Dag Law Team Bites Back on Negligence
Each year, dogs seriously injure almost 5 million people in the United States. About 1,000 people visit the emergency room daily from dog bite injuries.
In the state of New York statute of limitations regarding dog bites is three years.
Dealing With Dog Bites
Following a dog bite or dog attack in New York, you should:
- Cleanse the wound with soap and warm water.
- Seek medical attention.
- Notify your local animal control agency about your dog bite incident. Give as much information as you can, including, the sequence of events and any information about the dog.
- Photograph the injuries resulting from the dog attack.
- Photograph the area in which the attack occurred.
- Collect contact information from all witnesses of the dog attack.
- Do not sign anything from the dog owner, insurance company, or anyone else involved in the attack.
Dog bites can lead to serious injury and infection. According to the American Academy of Family Physicians, bite wounds are “considered grossly contaminated.” Because of this, proper medical treatment should be a priority to reduce the risk of infection or further physical damage.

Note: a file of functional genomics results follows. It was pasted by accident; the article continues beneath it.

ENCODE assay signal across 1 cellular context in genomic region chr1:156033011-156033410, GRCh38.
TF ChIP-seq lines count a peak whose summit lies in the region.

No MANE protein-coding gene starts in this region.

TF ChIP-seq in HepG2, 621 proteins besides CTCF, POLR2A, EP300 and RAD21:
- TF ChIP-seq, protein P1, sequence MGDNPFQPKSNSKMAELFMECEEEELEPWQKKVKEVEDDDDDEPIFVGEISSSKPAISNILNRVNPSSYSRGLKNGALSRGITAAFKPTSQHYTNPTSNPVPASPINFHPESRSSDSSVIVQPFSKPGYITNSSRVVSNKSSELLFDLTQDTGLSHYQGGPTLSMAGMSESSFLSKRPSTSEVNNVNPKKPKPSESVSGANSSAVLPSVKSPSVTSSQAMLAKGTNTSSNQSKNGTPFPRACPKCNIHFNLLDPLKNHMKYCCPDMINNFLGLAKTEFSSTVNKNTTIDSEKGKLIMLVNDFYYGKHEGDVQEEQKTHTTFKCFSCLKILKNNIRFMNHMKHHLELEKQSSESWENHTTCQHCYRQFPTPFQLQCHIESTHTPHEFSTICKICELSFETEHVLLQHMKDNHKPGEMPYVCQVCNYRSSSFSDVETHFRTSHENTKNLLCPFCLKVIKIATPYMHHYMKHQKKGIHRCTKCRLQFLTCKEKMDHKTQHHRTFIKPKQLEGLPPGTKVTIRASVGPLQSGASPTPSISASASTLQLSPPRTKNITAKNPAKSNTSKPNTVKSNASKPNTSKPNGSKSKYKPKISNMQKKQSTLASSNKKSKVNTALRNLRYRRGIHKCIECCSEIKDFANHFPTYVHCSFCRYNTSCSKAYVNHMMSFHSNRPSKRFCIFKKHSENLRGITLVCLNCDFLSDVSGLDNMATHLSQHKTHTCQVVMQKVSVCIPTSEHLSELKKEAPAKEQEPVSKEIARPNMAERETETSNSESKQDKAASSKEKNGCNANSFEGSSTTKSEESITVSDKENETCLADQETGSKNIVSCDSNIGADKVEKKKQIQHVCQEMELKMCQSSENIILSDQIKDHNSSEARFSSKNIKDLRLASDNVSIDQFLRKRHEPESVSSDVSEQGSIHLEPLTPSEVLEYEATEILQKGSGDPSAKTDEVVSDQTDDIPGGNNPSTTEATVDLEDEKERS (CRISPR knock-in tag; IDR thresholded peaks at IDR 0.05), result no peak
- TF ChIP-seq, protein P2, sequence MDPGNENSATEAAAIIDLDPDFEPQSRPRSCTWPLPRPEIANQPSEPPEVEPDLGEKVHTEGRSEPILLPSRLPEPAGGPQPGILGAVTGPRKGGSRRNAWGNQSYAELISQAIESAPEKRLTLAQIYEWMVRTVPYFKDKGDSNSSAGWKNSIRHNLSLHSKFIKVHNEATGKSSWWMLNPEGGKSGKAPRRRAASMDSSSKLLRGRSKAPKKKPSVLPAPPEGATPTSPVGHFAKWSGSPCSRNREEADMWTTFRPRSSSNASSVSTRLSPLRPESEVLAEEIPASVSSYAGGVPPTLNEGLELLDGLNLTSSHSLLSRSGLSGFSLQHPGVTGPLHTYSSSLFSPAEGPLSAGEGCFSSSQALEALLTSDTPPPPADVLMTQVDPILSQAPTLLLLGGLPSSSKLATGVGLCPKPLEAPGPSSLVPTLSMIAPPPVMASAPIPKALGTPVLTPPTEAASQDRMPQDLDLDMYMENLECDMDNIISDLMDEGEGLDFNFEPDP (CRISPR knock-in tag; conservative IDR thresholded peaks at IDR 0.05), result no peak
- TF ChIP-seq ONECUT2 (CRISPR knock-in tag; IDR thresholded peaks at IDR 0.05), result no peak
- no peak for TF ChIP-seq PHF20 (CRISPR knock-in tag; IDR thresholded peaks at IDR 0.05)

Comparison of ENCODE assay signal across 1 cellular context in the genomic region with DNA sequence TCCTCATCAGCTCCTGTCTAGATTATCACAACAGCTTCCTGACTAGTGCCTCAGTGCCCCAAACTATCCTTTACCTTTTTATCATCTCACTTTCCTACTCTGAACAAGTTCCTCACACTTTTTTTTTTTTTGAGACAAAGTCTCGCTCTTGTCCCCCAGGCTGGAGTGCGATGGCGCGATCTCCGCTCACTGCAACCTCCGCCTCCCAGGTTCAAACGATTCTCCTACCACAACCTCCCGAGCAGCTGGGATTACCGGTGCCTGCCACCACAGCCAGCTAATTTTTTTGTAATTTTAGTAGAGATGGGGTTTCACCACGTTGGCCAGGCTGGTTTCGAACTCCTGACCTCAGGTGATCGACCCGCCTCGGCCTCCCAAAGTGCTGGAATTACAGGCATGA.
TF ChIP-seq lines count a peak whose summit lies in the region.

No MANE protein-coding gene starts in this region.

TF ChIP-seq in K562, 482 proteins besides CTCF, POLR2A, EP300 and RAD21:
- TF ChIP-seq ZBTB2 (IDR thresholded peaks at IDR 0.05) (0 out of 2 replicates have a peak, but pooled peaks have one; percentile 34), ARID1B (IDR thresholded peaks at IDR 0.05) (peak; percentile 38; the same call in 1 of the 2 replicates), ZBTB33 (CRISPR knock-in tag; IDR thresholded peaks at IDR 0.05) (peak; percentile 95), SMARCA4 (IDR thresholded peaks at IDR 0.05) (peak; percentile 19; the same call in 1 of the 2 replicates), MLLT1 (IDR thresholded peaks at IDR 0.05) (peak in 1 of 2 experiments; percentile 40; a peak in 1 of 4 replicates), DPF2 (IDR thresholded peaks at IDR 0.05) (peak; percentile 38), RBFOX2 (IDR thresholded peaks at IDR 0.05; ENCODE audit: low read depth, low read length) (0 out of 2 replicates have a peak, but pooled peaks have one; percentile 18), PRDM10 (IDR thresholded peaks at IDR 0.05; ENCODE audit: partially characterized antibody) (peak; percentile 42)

“Free” Bites in New York
The joke in New York with respect to dog bite cases is that every dog gets a free bite. The person attacked or bitten by a dog then has the further burden of proving that the dog had a vicious propensity and that the dog owner had prior knowledge of that dog’s vicious propensity. This means that you must show that the dog has had violent or vicious interactions in the past. Generally, this may include presenting evidence that the dog has been seen as dangerous in the past. Evidence such as neighbor testimony regarding the dog’s vicious propensity would be an example of this.
It is not enough to allege that the dog is dangerous because of its breed. Hence, even pit bulls, rottweilers, etc. get the benefit of the doubt unless your legal team can prove that the specific dog has a vicious propensity. However, these laws do not apply in all states. In New Jersey, the standard is that of “reasonable care” instead. This means that if a dog owner fails to prevent his dog from running out of the house or yard & it bites someone on the sidewalk, the homeowner may be considered negligent.
D’Agostino & Associates P.C. has offices in New York and New Jersey. Contact us, or call us at 1-888-245-2924 to schedule a free consultation with our personal injury attorneys.